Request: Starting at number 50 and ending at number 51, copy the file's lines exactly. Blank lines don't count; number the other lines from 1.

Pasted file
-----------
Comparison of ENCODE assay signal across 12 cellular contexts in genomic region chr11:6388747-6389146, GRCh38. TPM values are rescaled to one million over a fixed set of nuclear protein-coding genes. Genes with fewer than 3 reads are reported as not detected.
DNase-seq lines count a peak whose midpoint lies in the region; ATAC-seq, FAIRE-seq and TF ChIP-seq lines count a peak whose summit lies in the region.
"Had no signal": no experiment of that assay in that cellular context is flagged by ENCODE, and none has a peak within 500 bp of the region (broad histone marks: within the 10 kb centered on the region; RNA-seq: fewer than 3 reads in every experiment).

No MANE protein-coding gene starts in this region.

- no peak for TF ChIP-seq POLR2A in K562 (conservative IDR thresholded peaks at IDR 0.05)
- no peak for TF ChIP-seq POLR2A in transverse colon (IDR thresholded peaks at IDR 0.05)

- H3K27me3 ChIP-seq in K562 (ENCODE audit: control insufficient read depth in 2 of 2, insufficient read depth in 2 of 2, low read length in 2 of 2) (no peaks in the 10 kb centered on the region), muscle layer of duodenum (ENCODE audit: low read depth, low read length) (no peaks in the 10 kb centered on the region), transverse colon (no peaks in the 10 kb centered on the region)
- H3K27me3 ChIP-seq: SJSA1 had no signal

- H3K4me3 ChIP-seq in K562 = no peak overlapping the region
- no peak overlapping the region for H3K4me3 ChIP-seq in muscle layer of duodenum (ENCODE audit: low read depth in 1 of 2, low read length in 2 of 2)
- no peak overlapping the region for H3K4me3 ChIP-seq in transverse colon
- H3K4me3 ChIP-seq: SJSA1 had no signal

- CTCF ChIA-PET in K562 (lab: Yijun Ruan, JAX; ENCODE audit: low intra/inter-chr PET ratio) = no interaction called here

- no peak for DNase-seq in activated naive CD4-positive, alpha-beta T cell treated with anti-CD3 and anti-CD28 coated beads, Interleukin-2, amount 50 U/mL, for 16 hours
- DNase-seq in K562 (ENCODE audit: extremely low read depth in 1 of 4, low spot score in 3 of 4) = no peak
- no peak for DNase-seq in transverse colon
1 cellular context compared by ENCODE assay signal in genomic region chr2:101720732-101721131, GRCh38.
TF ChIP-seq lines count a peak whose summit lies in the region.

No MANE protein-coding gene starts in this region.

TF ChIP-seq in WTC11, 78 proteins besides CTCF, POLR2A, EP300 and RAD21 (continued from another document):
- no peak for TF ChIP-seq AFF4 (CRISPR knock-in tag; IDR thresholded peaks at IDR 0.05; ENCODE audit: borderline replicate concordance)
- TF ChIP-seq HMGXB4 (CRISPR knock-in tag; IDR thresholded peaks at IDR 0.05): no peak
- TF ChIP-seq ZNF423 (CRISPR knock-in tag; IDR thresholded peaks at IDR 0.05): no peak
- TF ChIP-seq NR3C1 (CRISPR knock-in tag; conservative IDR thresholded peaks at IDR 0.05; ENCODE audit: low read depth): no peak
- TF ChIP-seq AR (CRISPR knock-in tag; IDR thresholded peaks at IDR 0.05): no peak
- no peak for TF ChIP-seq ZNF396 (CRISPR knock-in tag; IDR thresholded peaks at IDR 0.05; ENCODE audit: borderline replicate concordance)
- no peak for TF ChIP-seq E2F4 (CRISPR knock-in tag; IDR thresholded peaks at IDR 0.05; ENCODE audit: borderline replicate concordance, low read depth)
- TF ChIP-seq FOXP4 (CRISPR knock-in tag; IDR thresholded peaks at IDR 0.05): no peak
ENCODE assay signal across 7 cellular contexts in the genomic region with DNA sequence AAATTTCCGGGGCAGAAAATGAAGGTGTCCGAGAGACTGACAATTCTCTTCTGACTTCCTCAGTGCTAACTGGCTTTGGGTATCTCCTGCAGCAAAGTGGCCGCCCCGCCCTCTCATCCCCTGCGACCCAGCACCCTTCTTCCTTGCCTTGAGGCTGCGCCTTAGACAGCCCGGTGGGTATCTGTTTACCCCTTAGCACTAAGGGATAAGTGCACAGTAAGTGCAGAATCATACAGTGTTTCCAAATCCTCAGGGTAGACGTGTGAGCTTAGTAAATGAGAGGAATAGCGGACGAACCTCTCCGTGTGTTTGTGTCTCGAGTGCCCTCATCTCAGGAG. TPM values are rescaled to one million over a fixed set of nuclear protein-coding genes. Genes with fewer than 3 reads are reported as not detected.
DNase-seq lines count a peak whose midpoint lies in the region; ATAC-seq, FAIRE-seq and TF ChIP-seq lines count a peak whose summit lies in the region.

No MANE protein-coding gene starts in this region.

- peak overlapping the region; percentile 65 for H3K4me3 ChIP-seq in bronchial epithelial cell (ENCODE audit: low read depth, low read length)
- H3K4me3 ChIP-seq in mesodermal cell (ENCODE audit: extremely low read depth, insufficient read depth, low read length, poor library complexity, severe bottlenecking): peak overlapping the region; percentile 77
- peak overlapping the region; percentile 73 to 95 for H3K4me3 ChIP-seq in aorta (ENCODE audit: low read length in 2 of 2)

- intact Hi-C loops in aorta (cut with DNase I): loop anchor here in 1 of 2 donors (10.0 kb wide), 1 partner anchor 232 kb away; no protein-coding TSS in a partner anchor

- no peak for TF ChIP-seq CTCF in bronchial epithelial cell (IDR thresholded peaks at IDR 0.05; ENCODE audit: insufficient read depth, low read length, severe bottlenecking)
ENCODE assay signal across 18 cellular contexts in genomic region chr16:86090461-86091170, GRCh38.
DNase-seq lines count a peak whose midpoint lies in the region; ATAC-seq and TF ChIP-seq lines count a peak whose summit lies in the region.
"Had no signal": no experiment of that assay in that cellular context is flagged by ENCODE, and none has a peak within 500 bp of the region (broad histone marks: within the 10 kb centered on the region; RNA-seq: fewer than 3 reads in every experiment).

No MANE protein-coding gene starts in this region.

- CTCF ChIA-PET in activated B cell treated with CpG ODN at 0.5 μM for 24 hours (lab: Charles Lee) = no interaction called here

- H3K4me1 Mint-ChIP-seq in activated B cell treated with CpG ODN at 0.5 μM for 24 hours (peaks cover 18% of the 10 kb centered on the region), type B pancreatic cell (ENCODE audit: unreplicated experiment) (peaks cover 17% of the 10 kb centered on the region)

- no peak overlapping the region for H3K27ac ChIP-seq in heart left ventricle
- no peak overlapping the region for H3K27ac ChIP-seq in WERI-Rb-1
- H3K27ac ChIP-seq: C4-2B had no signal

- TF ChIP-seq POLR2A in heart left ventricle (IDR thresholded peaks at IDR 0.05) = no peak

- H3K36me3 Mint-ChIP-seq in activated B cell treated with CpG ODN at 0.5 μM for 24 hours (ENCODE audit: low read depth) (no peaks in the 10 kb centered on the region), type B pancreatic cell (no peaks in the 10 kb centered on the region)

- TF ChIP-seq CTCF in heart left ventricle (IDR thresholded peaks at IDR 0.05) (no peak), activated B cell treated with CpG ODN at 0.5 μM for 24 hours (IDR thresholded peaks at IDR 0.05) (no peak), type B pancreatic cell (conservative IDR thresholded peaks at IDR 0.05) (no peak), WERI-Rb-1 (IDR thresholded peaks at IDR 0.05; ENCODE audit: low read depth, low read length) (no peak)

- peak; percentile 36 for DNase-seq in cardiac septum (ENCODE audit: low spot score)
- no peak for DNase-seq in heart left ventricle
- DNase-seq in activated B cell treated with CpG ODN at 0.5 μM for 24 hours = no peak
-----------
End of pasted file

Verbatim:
- no peak for DNase-seq in heart left ventricle
- DNase-seq in activated B cell treated with CpG ODN at 0.5 μM for 24 hours = no peak